But it isn’t a total product acquisition. While the app will continue running (with minimal updates) for the forseeable future, half of the team will be integrated into Pinterest’s product engineering team, the company said. So while there have been a bunch of successful custom keyboards — including SwiftKey, which Microsoft bought for $250 million — it just goes to show how hard the space is, especially with Apple and Google working to expand their keyboards’ capabilities.
Fleksy was an early entry to the iPhone’s custom keyboards, launching after Apple gave developers the opportunity to install keyboards on the iPhone after holding out for years — and letting Google get a potential leg up with better input experiences than the traditional iPhone keyboard. SwiftKey saw that opportunity on Android, making it a popular paid app on Android devices and eventually turning into a $250 million exit.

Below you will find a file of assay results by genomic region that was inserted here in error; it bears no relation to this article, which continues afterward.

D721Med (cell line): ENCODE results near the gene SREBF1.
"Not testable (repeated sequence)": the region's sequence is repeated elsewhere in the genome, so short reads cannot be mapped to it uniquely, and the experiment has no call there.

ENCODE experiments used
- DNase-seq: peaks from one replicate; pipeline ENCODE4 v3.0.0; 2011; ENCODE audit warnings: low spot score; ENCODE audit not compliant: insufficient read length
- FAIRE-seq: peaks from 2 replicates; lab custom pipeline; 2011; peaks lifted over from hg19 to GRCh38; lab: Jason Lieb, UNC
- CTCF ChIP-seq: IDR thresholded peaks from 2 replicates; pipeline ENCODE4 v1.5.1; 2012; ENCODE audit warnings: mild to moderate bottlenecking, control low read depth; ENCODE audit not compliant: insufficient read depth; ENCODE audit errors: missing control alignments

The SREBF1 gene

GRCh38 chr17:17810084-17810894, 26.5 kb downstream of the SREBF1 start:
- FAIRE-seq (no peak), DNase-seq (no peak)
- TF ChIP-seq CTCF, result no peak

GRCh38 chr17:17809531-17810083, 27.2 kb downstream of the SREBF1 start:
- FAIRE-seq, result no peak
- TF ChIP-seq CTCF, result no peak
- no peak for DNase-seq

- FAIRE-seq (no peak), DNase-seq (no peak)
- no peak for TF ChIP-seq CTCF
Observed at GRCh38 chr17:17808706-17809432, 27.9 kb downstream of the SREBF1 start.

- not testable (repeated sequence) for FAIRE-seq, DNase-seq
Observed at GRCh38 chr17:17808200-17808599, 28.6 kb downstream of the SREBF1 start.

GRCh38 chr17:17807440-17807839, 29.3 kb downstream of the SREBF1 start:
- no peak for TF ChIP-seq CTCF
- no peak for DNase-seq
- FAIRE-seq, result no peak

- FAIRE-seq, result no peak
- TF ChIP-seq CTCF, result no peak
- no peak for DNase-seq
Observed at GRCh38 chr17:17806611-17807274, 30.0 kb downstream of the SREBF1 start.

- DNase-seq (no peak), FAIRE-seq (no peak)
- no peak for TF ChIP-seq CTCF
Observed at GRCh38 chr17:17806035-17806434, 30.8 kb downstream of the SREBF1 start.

Keyboards have become an increasingly important battleground for even the largest companies because they literally control the experience of how users input information into any communication app, whether that’s Facebook Messenger or iMessage. But it’s also a challenging space, with the phone creators beginning to throw a lot of resources at development.
Fleksy raised a little over $7 million, with the most recent $2 million financing round happening in October last year — shortly after Apple opened up the keyboard to developers.
The team behind Fleksy also seems like a smart buy for Pinterest. These kinds of smart keyboards require a mastery of data capture and mining, such as understanding how people are actually tapping their phones to determine which keys are actually being pressed.
Following the acquisition, Pinterest and Fleksy will open source the application. That will give developers a launching point if they also decide they want to figure out new ways for people to input information into their phones.